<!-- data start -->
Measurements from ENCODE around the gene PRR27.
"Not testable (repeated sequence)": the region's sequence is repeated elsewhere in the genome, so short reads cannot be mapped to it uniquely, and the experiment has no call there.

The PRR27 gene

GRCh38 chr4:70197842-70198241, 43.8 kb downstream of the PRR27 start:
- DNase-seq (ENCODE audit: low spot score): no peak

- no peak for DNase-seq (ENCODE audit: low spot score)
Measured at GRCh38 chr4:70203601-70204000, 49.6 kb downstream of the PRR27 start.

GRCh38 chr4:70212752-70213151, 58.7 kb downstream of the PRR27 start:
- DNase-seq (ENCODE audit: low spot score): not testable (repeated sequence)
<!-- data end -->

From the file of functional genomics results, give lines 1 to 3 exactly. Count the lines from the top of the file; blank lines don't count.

Measurements from ENCODE around the gene PRR27.
"Not testable (repeated sequence)": the region's sequence is repeated elsewhere in the genome, so short reads cannot be mapped to it uniquely, and the experiment has no call there.

The PRR27 gene